The goal of Phase Two activities is to add to Phase One activities whatever capital-intensive actions are needed to provide sufficient energy, water, and food to people in environmentally responsible and sustainable ways. Regional proposals that could help meet those goals were selected above. However, those regional proposals might not be needed if (a) the cross-regional proposals Make Climate A Top Priority for Action by Every US Citizen and Organization and Energy Island are implemented on a global scale and (b) the SaveOhno platform is used.
Readers wanting further information about regional proposals can follow the links provided here. Key elements of the regional plans are also described here in Appendix C, under References.
Cross-regionally, a proposed "Energy Island" could fill a gap in world electricity production so enough energy from renewable energy sources will be available that emissions of greenhouse gases from electricity production will go to zero or near zero by 2040. Phase Two funding for the Energy Island proposal is described at Energy from Oceans Replaces Energy from Fossil Fuels and Impact on Emissions of CO2 from Deploying Energy Islands. Basically, funding needed for Energy Island will come from redirecting subsidies that now go toward fossil fuels.
Other funding sources that can be tapped during Phase Two include revenues from carbon taxes, grants from governments and foundations, and green bonds. Certain action proposals might involve providing a product or service that can be sold so as to make the action self-sustaining.
Below are capital-intensive actions that are part of the designated cross-regional proposal, Make Climate A Top Priority for Action by Every US Citizen and Organization. Additional details about actions are presented in Appendix B.
1. Energy production - "Energy from Oceans Replaces Energy from Fossil Fuels"
2. Mass Transit – Masdar City is one great example that would work in urban areas. Pressure will be put on the automotive industry to transition to solar and electric power. See also Transportation Plan for a low-carbon city, which uses electric mass transit and personal vehicles.
3. Enhance photosynthetic activity - Planting Bamboo to aide CO2 absorption, bringing back home gardens, and teaching children early on the importance of permaculture.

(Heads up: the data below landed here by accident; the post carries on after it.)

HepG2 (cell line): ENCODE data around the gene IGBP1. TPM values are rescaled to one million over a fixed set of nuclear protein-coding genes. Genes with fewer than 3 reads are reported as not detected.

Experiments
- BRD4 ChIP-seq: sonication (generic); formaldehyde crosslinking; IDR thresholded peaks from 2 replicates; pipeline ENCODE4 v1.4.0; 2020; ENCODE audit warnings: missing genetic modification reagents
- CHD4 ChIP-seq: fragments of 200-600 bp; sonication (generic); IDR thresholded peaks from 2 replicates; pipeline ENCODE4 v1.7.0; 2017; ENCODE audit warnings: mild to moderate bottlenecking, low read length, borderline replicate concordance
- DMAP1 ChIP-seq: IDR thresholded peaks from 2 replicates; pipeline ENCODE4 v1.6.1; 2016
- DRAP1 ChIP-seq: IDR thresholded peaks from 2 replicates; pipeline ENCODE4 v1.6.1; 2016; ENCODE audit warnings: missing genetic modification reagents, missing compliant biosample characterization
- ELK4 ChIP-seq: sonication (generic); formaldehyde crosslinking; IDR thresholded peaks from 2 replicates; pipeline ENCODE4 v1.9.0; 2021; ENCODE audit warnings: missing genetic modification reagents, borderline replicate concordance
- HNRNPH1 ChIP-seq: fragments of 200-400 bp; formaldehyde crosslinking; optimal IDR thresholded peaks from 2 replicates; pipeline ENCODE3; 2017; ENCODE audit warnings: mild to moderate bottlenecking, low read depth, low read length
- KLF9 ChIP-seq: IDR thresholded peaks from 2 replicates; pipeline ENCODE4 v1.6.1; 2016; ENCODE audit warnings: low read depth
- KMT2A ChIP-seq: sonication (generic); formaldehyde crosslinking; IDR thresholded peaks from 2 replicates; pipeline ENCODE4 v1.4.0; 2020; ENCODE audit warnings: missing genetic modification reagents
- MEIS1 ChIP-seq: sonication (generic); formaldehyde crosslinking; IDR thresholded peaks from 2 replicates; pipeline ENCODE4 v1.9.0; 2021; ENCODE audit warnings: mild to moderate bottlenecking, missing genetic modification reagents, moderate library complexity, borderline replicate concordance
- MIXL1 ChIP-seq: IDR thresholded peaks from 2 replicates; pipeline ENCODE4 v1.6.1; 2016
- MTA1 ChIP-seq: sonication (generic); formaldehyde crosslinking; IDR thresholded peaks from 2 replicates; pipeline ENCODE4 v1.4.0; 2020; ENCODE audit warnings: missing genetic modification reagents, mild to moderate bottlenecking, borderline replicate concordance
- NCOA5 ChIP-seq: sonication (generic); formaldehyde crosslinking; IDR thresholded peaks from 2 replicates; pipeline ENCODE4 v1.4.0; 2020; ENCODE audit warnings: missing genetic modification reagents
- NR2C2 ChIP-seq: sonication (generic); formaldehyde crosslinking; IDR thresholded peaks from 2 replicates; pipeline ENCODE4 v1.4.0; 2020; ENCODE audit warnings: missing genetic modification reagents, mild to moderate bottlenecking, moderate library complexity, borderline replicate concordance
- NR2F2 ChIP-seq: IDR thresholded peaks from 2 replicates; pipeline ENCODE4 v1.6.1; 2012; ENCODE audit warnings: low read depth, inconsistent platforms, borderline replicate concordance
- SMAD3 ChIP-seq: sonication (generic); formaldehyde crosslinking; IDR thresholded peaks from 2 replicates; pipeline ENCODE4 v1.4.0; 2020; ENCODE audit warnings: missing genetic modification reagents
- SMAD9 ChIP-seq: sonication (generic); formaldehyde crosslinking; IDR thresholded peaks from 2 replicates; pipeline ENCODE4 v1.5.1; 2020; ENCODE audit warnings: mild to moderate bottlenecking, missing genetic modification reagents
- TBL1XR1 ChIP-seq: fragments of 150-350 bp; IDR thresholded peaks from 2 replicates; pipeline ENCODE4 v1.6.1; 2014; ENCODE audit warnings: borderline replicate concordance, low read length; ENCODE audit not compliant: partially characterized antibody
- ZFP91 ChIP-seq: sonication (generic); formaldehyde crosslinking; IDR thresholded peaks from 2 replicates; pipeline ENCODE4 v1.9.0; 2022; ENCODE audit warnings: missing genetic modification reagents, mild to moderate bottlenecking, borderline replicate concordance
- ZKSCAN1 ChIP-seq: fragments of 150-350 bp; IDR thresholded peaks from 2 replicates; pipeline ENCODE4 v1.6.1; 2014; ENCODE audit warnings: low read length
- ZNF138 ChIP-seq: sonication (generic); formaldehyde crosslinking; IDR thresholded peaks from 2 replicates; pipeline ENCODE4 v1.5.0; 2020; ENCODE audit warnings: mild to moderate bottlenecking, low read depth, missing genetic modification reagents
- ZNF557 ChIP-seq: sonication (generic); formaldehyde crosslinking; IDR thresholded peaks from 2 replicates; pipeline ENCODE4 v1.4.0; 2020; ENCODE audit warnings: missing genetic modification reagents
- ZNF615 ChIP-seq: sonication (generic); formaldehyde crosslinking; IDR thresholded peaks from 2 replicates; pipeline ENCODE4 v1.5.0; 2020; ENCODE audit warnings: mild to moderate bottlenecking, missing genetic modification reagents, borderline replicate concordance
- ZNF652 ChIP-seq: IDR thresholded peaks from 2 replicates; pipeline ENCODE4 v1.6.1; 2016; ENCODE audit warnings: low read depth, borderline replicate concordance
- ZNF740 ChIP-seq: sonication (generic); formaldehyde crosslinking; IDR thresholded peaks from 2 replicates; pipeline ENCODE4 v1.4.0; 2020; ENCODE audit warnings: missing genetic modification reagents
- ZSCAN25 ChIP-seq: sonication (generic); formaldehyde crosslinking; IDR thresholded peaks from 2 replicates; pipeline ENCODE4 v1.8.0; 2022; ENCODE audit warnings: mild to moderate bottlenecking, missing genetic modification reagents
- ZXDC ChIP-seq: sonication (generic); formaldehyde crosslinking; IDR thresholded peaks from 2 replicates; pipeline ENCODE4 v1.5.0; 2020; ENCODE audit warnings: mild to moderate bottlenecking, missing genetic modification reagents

4. Geothermal heating and cooling - Promote DIY systems, engage with the network, & emphasize benefits of clean energy.
5. Minimizing waste that goes in dumps and oceans – Emphasize that the manufacturing industry make their packaging multi-use, reducing not only the type but also the amount of trash generated.
6. Construction Industry - Construction and related projects need to be held accountable for waste.
7. Carbon Pricing - We choose to partner with two Carbon pricing proposals Sweeten the Carb on Deal and The Little Engine That Could: Revenue Neutral Carbon Fee and Dividend, hoping one or both will become politically feasible.
8. Shipping/Transportation – Shipping emissions can be greatly reduced with a levy on emissions.
9. Industry - The goal of the CoLab proposal for USICA is to accelerate innovation and widespread use of new technologies that will allow industry members to grow sustainably.
10. Find a way to make money by "mining" the plastic already in mid-ocean gyres and in land fills.
11. We endorse the proposed feasibility study and pilot programs for a global digital currency rewards system currently described as Global 4C, Complementary Currencies for Climate Change (http://www.global4c.org). The plan is to create an administrative system over the Internet to manage a new stateless world currency that rewards all types of greenhouse emissions reductions and sequestration with digital issuance of the currency.
Explanation of the emissions scenario calculated in the Impact tab
Under the Impact tab is a graph indicating a robust fall in CO2 emissions from now until 2100. That decline is the projected result of implementing the multiple proposals described above. Reflected in the graph is a dramatic reduction in emissions that will result from implementing the Energy Island proposal that is described above and in the 2015 CoLab Proposal Workspace at "Energy from Oceans Replaces Energy from Fossil Fuels."